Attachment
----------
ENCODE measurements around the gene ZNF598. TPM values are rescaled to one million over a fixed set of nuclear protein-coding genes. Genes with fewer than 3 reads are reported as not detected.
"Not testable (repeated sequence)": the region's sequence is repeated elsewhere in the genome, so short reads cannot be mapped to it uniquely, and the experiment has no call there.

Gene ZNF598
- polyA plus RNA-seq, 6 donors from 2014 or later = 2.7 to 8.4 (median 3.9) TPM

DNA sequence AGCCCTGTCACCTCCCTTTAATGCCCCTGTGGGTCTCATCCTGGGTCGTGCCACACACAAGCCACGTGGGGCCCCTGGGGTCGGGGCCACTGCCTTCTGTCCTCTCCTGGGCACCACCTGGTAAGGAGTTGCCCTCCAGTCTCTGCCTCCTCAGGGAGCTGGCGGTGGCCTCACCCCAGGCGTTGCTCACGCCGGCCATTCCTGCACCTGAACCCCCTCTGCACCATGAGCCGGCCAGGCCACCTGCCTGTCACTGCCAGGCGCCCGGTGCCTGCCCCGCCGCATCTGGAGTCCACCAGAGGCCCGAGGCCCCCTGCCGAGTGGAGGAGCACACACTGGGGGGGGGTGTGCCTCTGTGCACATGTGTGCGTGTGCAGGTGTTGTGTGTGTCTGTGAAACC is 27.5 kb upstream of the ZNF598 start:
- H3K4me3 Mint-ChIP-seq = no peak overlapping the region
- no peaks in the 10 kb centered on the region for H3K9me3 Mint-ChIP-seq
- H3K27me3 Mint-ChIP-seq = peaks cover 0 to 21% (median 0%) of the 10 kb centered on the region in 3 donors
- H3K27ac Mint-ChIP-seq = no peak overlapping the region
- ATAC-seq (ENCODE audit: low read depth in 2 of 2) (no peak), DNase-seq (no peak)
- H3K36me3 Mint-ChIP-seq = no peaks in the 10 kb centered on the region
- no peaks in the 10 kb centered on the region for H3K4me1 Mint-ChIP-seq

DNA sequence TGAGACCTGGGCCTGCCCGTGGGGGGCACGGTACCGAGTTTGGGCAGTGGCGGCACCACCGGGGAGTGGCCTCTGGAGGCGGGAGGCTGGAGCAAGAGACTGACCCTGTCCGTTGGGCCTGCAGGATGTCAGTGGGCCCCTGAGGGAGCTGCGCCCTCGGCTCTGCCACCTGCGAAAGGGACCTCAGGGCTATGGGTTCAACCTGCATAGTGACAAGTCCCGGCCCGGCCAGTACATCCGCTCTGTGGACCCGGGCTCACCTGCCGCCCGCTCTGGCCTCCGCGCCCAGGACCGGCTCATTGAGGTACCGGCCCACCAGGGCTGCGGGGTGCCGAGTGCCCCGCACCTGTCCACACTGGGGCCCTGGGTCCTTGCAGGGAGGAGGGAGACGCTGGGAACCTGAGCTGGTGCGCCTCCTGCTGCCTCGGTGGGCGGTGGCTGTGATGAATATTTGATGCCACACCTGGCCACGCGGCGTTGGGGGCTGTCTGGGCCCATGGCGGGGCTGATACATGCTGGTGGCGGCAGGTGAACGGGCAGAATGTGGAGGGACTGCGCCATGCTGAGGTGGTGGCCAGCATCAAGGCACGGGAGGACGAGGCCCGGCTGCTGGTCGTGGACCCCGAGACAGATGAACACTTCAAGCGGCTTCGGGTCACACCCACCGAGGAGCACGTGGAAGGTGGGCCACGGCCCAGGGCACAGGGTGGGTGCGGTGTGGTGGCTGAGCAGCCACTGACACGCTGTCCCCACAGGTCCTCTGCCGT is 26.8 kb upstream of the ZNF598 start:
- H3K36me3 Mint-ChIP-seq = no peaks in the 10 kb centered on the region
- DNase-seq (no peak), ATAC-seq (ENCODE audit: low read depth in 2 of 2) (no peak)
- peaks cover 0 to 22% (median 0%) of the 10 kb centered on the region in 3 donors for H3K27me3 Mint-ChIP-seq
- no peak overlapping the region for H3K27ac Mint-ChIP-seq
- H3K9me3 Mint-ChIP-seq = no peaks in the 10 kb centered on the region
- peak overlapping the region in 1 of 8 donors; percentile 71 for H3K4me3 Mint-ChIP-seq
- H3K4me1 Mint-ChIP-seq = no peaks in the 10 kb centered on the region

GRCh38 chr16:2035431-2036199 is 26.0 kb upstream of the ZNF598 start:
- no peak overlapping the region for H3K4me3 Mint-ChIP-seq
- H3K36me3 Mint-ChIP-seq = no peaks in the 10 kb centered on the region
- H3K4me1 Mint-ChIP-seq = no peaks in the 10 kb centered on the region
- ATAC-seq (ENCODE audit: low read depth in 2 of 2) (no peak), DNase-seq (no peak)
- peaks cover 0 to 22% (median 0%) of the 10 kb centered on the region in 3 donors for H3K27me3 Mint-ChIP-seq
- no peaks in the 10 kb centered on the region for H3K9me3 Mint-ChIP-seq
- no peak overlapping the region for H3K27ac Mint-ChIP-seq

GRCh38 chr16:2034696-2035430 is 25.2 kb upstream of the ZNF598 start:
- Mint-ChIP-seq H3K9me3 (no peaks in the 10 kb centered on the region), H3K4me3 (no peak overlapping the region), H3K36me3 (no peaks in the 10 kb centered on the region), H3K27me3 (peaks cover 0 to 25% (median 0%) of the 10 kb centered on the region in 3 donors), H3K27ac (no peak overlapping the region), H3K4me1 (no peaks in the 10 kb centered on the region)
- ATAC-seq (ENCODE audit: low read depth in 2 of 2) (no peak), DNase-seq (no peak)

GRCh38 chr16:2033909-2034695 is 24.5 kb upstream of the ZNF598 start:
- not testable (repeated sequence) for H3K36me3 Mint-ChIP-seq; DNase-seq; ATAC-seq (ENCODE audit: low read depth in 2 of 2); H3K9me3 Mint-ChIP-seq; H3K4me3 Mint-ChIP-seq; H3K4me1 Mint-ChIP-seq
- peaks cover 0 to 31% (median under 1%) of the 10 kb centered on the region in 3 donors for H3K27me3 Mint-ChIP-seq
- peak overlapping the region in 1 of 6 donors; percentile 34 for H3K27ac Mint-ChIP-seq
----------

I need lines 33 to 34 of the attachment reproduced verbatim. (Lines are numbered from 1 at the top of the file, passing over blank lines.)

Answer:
- not testable (repeated sequence) for H3K36me3 Mint-ChIP-seq; DNase-seq; ATAC-seq (ENCODE audit: low read depth in 2 of 2); H3K9me3 Mint-ChIP-seq; H3K4me3 Mint-ChIP-seq; H3K4me1 Mint-ChIP-seq
- peaks cover 0 to 31% (median under 1%) of the 10 kb centered on the region in 3 donors for H3K27me3 Mint-ChIP-seq